In cautioning George W. Bush about rushing to war against Iraq, Secretary of State Colin Powell reportedly invoked the “you break it, you own it” rule of military action, according to Bob Woodward in his new book, Plan of Attack. “You are going to be the proud owner of 25 million people,” Powell is said to have advised Bush. “You will own all their hopes, aspirations and problems. You’ll own it all.” And indeed for much of the past year the Administration has treated Iraq like an imperial possession, fending off suggestions that the United States needed the help of the United Nations or the legitimacy that its mandate would confer.

But recent developments have begun to force some changes in the White House attitude. With US casualties mounting and resistance growing, the Administration displayed the first signs of buyer’s remorse, even as it tried to convince the world of its resolve to “stay the course.” Bush applauded the efforts of UN envoy Lakhdar Brahimi to develop a plan for an interim Iraqi government; the White House is reportedly preparing a Security Council resolution outlining a more substantial UN role in the post-transition phase; and it is working hard to bring NATO on board.

The Administration has also begun to take into account the viewpoints of a nascent Iraqi leadership, accepting the intervention of some members of the (admittedly US-selected) Iraqi Governing Council in negotiations with the Falluja insurgents and of Shiite leaders in dealing with radical cleric Muqtada al-Sadr. Indeed, one encouraging development is that Iraqis have seized the initiative in these situations, displaying determination not to let them spin out of control because of ill-advised US military tactics.

We’ll have to wait to see whether the new realism is a tactical retreat from earlier arrogance or a real change in policy. But the Administration will have to go a lot further in relinquishing control if it expects either the UN or NATO to buy into its plan. The UN is understandably wary about assuming more of the burden in Iraq without adequate security arrangements and without more control. UN Security Council members as well as NATO countries are also skeptical of taking over part of the US venture as long as Washington insists on calling the tune behind the scenes. If they are to assume the risks of putting their men and women on the ground, they want to have more say in plans for the transition.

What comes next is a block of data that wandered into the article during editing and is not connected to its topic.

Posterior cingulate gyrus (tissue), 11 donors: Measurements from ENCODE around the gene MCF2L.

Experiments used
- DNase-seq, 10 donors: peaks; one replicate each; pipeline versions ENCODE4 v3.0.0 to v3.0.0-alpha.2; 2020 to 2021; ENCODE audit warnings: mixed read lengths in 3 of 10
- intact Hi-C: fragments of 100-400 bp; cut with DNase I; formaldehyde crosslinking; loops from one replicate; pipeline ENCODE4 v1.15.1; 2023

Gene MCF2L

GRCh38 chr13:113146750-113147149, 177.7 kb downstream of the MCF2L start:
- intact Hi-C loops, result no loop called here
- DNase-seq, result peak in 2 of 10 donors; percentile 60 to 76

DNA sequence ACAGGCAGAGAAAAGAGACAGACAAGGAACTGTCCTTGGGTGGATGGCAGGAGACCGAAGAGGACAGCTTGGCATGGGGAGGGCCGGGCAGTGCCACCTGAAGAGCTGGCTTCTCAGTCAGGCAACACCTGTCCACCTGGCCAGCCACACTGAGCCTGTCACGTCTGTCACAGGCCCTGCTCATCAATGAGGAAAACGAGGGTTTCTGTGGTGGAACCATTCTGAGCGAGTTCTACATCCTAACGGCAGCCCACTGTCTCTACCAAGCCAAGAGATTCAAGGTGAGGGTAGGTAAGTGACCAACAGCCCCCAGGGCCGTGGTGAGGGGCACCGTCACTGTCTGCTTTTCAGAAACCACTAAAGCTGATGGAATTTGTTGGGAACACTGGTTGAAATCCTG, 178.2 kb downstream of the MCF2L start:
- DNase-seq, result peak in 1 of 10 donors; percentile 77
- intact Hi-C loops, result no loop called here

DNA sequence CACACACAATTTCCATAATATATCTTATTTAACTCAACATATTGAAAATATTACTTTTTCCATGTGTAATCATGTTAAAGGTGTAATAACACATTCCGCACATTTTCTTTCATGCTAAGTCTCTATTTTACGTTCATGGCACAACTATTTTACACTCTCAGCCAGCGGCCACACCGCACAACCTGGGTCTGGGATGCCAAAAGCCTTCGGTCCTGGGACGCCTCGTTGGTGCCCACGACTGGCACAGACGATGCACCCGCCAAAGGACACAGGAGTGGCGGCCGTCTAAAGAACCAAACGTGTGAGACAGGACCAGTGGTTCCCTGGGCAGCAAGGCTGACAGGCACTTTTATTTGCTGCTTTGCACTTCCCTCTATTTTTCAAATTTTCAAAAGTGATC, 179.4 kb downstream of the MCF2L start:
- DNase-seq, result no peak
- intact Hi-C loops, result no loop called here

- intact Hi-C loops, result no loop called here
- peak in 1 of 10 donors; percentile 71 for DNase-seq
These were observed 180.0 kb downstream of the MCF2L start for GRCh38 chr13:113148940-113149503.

They know that if Washington pursues a strategy that further embitters the Iraqi people, they too will pay the price. Likewise, if Washington continues to reward Israeli expansionism, they too will be implicated. By announcing the withdrawal of its forces on its first day in power, the new Spanish government voted no-confidence in the idea that Washington would revise its plan. Spain–and now the Dominican Republic and Honduras–have concluded they don’t want to risk more lives and money on a failed venture. The calculations of other countries, especially those bearing a heavy burden in Afghanistan, are likely to be the same.

The White House seems to believe that other countries will still be moved by the President’s rhetoric about bringing democracy to the Iraqi people and, if not, that they don’t want to see an unstable Iraq or a failed state in the Middle East. But that assumes they see Iraq with the Administration’s eyes–as part of the “war on terrorism” and as part of a noble mission to remake the Middle East–and that they believe a US-led operation can bring about a stable Iraq. Neither of those views is self-evident to other countries. The world has lived with instability in the Persian Gulf caused by the United States before–whether in Lebanon or Iran–and other countries undoubtedly believe they can contain the disorder again, despite heightened concern about Islamic radicalism.

If Washington truly wants to share the burden, the Administration will have to drop the hyperbole about America’s godly mission and address the concerns preventing other countries as well as the Iraqi people from moving to rebuild Iraq. To have a chance of success, the June 30 turnover of power must be real–and the US role substantially reduced. The key is not just to internationalize the burden but to turn ownership back to the Iraqi people, however ill prepared they may be for this task. For it is only by letting Iraqis control their own future that we can avoid a humiliating retreat or a further radicalization of the region. It would be better to see that process go forward with the help of the UN and other organizations, but it cannot proceed until this Administration has made clear it is willing to relinquish all claims to ownership of international policy on Iraq.